This Image is dedicated to Jim. Jim and I sailed half around the world on his PRIDE "Moonlight Song" some 22 years back. Thanks for showing me Baltimore Inner Harbor and paying me a visit. The vessel Jim is posing in front of is "Pride of Baltimore II" From Wikipedia, the free encyclopedia Chasseur: The original "Pride of Baltimore" The Pride was originally built as an authentic reproduction of a 19th century Baltimore Clipper schooner, patterned after and named for the legendary Baltimore built topsail schooner Chasseur sailed by the privateer Thomas Boyle. The Chasseur was known as the "Pride of Baltimore" and participated in the War of 1812. One of the most famous of the American privateers, Captain Thomas Boyle sailed his Baltimore clipper, Chasseur, out of Fells Point, where she had been launched from Thomas Kemp's shipyard in 1812. On his first voyage as master of Chasseur in 1814, Boyle sailed east to the British Isles, where he harassed the British merchant fleet and sent a notice to George III, by way of a captured merchant vessel, declaring that the entire British Isles were under naval blockade by Chasseur alone! Despite its implausibility, this caused the British Admiralty to call vessels home from the American war to guard merchant ships sailing in convoys. Chasseur captured or sank 17 vessels before returning home to Baltimore on 25 March 1815. Perhaps her most famous accomplishment was the capture of the schooner HMS St Lawrence. On her return to Baltimore, the Niles Weekly Register dubbed the Chasseur, her captain, and crew the "pride of Baltimore" for their achievement. Construction and service In 1975, the City of Baltimore, as part of a plan to revitalize its Inner Harbor, proposed the construction of a replica sailing vessel as a centerpiece, posting a notice requesting proposals for "an authentic example of an historic Baltimore Clipper" to be designed and built using "construction materials, methods, tools, and procedures... typical of the period." A design by Thomas Gillmer was chosen, and master shipwright Melbourne Smith oversaw the construction of the vessel next to the Maryland Science Center in downtown Baltimore where residents and curious visitors could watch the craftsmen working with tools and techniques of two centuries earlier. Congresswoman Barbara Mikulski performed the launching ceremonies on February 27, 1977, only 10 months after the start of construction, and the Pride of Baltimore was commissioned on behalf of the citizens of Baltimore and Maryland by the Mayor William Donald Schaefer two months later on May 1, 1977. The Pride sailed over 150,000 nautical miles (280,000 km) during her nine years of service, visiting ports along the Eastern Seaboard from Newfoundland to the Florida Keys, the Great Lakes, the Caribbean and the West Coast from Mexico to British Columbia. She visited European ports across the Atlantic in the North Sea, the Baltic Sea and the Mediterranean.  Sinking On May 14, 1986, returning from Britain on the trade route to the Caribbean, what the US Coast Guard later described as a microburst squall, possibly a white squall, 250 nautical miles (463 km) north of Puerto Rico struck the Pride. Winds of 80 knots (150 km/h; 92 mph) hit the vessel, capsizing and sinking her. Her captain and three crew were lost; the remaining eight crewmembers floated in a partially-inflated life-raft for four days and seven hours with little food or water until the Norwegian tanker Toro came upon them and rescued them. A memorial on Rash Field in Baltimore's Inner Harbor memorializes the Pride's lost captain and crewmembers (Armin Elsaesser 42, Captain; Vincent Lazarro, 27, Engineer; Barry Duckworth, 29, Carpenter; and Nina Schack, 23, Seaman).  Pride of Baltimore II Pride of Baltimore II Pride of Baltimore II at OpSail 2000 Career Name: Pride of Baltimore II Owner: Pride of Baltimore, Inc. Builder: G. Peter Boudreau Launched: April 30, 1988 Commissioned: October 23, 1988 Maiden voyage: October 23, 1988 Homeport: Baltimore, Maryland General characteristics Type: Topsail schooner Displacement: 185.5 long tons (188 t) Length: 96 ft 6 in (29.41 m) on deck 157 ft (48 m) sparred length Beam: 26 ft (7.9 m) Height: 107 ft (33 m) Draft: 12 ft 4 in (3.76 m) Sail plan: 10,442 sq ft (970.1 m2) sail area Crew: 12 The Pride of Baltimore II was launched in 1988 after the loss of the first Pride of Baltimore, and continues the role of Maryland's Flagship and Goodwill Ambassador, promoting business and tourism in Maryland. Like the original Pride, the Pride II is not a replica of any specific vessel, and though it represents a type of vessel known as a Baltimore Clipper, it was built to contemporary standards for seaworthiness and comfort. Designed by Thomas C. Gillmer Pride II, like its predecessor, is a topsail schooner, with two large gaff sails (one on a boom and one loose-footed), a main ga5 Screens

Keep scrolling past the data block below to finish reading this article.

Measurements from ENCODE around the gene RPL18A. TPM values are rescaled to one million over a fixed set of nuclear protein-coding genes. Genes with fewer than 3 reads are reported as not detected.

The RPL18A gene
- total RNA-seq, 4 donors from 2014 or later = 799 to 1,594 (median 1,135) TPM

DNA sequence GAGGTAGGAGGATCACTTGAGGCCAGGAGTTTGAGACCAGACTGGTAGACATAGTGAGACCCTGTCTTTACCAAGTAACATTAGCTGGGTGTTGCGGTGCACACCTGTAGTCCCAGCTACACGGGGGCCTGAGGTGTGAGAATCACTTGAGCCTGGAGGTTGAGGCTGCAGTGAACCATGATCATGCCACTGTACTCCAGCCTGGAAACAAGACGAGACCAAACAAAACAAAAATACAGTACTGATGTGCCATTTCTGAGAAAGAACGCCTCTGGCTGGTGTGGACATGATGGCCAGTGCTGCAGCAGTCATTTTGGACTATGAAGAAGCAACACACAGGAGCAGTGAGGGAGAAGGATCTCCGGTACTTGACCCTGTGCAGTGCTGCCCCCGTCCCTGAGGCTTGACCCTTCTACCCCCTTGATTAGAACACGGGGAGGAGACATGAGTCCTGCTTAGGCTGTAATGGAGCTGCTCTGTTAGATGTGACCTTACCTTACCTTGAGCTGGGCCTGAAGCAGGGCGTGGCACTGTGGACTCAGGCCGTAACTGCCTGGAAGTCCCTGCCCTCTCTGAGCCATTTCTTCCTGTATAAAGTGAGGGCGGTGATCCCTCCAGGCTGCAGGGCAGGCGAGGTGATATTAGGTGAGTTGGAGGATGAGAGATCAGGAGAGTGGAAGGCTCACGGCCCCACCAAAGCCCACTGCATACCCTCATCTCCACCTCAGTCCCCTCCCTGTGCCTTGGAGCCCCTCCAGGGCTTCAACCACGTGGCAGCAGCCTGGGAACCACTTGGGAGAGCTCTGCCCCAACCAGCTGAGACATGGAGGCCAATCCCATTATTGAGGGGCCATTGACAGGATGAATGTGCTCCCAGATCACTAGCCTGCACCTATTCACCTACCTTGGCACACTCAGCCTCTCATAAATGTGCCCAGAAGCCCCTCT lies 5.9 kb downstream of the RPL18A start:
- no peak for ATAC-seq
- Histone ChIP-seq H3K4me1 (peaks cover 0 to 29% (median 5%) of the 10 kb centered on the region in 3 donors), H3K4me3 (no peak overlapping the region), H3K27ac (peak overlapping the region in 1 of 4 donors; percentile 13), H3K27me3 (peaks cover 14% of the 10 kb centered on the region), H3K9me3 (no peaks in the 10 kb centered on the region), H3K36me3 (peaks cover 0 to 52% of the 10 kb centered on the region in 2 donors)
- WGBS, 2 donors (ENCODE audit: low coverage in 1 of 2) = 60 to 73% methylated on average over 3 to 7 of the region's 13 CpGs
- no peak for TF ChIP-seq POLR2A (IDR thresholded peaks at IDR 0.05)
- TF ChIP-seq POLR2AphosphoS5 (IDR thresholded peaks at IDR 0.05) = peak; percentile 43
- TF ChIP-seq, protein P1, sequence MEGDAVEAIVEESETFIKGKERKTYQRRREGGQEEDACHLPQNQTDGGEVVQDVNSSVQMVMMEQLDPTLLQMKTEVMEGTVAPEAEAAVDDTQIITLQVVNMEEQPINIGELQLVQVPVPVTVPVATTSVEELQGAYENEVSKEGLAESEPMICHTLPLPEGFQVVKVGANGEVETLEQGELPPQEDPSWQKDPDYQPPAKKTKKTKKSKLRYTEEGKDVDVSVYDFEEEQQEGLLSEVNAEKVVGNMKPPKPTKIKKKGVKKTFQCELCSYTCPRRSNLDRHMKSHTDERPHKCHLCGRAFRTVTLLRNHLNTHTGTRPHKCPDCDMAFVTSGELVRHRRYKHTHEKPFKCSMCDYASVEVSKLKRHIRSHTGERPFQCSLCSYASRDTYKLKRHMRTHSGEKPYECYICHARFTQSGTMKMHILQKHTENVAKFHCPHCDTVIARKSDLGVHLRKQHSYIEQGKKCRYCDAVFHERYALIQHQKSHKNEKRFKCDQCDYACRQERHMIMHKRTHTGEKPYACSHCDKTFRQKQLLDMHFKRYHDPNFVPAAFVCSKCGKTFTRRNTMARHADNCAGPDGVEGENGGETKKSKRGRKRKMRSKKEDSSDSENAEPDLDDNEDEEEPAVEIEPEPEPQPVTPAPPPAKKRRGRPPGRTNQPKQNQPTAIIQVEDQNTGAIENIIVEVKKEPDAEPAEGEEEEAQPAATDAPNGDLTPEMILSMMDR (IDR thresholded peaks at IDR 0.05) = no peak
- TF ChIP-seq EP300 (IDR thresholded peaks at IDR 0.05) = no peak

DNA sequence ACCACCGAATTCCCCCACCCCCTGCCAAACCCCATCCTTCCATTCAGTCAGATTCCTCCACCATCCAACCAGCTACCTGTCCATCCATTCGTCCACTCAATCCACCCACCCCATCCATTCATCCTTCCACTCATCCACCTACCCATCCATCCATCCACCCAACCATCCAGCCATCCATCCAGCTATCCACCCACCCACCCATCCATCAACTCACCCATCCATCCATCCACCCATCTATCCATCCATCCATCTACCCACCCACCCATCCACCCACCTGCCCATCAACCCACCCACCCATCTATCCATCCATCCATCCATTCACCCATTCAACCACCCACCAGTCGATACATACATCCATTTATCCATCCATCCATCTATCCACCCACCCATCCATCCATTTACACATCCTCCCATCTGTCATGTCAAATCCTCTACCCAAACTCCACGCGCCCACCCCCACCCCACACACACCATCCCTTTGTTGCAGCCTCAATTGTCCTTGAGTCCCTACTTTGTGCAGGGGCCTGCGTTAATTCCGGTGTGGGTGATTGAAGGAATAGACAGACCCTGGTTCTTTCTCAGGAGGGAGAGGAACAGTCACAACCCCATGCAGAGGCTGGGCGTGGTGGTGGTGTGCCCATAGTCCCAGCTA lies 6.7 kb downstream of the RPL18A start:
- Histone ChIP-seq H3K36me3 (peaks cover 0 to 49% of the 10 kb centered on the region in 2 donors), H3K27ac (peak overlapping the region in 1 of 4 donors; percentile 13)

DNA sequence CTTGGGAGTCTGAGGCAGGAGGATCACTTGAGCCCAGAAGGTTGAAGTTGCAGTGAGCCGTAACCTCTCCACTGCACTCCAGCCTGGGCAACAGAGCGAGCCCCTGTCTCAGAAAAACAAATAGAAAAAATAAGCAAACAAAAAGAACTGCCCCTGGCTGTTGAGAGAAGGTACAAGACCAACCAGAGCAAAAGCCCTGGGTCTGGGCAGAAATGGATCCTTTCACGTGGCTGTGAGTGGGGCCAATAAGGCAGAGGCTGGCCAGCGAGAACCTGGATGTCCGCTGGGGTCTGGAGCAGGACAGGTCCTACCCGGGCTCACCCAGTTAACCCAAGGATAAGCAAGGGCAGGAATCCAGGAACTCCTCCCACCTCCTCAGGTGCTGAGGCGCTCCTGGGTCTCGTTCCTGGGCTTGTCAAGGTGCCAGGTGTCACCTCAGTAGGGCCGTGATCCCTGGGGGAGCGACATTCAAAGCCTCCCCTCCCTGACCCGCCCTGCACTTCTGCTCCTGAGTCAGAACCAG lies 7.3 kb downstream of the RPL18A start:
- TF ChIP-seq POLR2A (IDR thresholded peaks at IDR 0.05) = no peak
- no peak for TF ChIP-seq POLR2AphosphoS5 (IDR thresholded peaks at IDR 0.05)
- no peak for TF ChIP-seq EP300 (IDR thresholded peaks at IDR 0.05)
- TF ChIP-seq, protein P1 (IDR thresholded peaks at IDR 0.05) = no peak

We offer 99% no touch freight and a unique opportunity to be behind the scenes at some of the largest and highest profile events in North America. We are the premier rental provider of Indoor/Outdoor LED Screens (Jumbotrons) and related production services, with offices in Canada and the US (East & West Coast). We are looking to add to our driving team. Our fleet of trailer mounted LED screens is the newest and most advanced in the industry. Five of our units are pictured below. These units are used at INDY car and NASCAR race tracks as well as many major concerts across North America. We are looking for top quality professional CDL drivers, both Team and single driver contract positions (1099). We require seasoned drivers with a minimum of 5 years OTR experience, who pride themselves on safety and DOT compliance. The successful candidates must hold a valid CDL Class A license with air break endorsement, have a clean driving and no criminal record, pass a DOT pre-placement physical exam which includes drug and alcohol screenings, have a valid passport and be eligible to cross the USA/Canada border. Previous experience with Audio-Visual equipment, Diesel Generators, Hydraulics or Electronics would be an asset.
I'm on trial for my life. Falsely accused of infecting my human ex-boyfriend—and killing him to cover up the crime. Infecting a human is one of three capital offenses recognized by the Pride—along with murder and disclosure of our existence to a human.Related topics:
I'm two for three. A goner.
Now we've discovered a rogue stray terrorizing the mountainside, hunting a wild teenage tabbycat. It's up to us to find and stop him before a human discovers us. With my lover Marc's help, I think I can protect the vulnerable girl from both the ambitious rogue and the scheming of the territorial council.
If I survive my own trial…